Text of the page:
Middle School Lesson 30: Electronic Music 2

In this lesson you will

  • learn the history of the Moog synthesizer
  • watch Bob Moog demonstrate how the synthesizer works
  • listen to “Popcorn”, an early hit created on the synthesizer
  • read a biography of Bob Moog and how he developed the Moog synthesizer

Objectives

  • I can describe music created on the Moog synthesizer.
  • I can explain why this was a significant development in popular music.

Teaching Procedure

1 View the Ford Innovation Museum's History of the Moog Synthesizer

This is a Safeshare link.

If the Safeshare link doesn't work, search internet for "Ford Innovation Museum's History of the Moog Synthesizer".

2 Bob Moog demonstrates the mini-moog

This is a Safeshare link.

If the Safeshare link doesn't work, search internet for "Bob Moog demonstrates the mini-moog".

3 Hot Butter plays "Popcorn"

This is a Safeshare link.

If the Safeshare link doesn't work, search internet for "Hot Butter plays Popcorn".

In 1971, the track was rerecorded by Gershon Kingsley’s band First Moog Quartet. He later released a version under the name of "The Popcorn Makers" and this was the version that hit most successfully on the charts.

In 1972, Stan Free, a fellow member of the First Moog Quartet, rerecorded “Popcorn” with his band Hot Butter, from the album Hot Butter. This version of “Popcorn” became the second primarily electronic-based piece of music to reach the American popular music charts.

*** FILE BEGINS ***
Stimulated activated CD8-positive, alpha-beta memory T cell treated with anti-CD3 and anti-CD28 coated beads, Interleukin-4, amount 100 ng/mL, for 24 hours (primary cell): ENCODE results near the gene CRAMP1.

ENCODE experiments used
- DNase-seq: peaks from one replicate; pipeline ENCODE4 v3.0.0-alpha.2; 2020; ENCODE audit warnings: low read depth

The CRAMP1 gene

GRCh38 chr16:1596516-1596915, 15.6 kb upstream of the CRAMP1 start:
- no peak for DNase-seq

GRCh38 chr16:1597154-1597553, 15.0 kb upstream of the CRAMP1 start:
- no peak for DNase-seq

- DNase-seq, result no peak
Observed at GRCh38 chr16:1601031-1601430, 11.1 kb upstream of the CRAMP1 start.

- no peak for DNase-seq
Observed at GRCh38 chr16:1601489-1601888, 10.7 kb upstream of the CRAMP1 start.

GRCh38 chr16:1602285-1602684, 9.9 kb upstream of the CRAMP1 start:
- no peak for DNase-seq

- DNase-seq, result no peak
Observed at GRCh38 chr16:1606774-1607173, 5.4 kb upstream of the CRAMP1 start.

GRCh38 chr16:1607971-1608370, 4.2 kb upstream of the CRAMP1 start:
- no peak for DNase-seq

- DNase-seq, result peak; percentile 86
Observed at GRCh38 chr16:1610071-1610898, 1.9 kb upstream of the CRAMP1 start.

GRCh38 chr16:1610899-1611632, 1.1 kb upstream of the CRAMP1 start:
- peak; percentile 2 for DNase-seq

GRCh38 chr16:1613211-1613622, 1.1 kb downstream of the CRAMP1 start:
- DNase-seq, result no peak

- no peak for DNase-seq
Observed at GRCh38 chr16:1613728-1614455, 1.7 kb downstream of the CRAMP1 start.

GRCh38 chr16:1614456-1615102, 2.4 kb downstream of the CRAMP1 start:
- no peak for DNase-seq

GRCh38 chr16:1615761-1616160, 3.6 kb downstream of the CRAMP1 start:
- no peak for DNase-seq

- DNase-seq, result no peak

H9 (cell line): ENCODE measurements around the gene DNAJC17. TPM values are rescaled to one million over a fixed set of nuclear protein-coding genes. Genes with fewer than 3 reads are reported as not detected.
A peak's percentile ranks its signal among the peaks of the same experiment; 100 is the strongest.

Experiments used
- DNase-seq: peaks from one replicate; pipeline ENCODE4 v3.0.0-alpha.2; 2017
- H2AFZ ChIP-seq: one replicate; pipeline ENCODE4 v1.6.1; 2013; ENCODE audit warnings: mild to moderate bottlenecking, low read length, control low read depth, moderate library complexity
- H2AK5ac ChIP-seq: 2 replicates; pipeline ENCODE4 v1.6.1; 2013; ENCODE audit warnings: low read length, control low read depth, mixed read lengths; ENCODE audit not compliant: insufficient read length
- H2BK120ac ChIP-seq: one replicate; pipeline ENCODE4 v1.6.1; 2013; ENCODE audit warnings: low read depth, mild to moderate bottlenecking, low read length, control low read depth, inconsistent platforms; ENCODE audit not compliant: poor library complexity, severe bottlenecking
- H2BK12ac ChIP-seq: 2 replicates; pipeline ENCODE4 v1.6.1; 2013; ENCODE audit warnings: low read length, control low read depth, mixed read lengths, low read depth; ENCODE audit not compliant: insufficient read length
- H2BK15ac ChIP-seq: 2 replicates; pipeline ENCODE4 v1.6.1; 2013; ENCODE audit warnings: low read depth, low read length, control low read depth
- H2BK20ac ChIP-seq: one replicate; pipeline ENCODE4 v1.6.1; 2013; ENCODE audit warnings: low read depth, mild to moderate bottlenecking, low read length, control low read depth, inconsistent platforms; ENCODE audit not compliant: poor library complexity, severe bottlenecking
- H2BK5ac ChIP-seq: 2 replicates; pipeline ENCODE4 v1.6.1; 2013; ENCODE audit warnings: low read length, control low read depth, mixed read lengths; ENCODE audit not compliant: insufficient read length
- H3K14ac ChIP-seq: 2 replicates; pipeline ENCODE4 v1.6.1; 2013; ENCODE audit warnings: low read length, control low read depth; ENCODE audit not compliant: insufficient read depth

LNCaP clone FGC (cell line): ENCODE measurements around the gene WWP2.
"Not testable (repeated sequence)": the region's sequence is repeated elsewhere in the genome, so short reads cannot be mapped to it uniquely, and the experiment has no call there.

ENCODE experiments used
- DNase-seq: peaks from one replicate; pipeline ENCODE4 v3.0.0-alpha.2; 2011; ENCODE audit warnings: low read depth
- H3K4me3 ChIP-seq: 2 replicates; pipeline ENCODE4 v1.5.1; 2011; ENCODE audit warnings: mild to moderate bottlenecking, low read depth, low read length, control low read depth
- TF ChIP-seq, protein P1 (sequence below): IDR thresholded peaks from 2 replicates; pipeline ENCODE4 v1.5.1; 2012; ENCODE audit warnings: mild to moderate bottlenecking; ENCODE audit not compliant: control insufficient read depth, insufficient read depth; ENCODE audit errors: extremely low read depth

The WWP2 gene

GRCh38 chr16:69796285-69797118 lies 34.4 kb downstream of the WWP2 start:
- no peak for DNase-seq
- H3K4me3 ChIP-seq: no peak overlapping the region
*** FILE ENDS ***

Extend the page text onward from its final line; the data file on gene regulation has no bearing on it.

4 View the Google Arts presentation on Bob Moog and the Moog Synthesizer

Download the questions and the answer key from Supporting Resources.

Copy the questions for the students.

In-person learning: Copy pages 1 and 2 of the worksheet for each student. As you go through the presentation, read the slide, listen to the examples and watch the videos. There are 1 to 3 questions on each slide. Have students answer the questions before moving on to the next slide.

Virtual learning: Read the slides in the presentation, and either have students write short answers on a piece of ruled paper, or simply discuss the answers.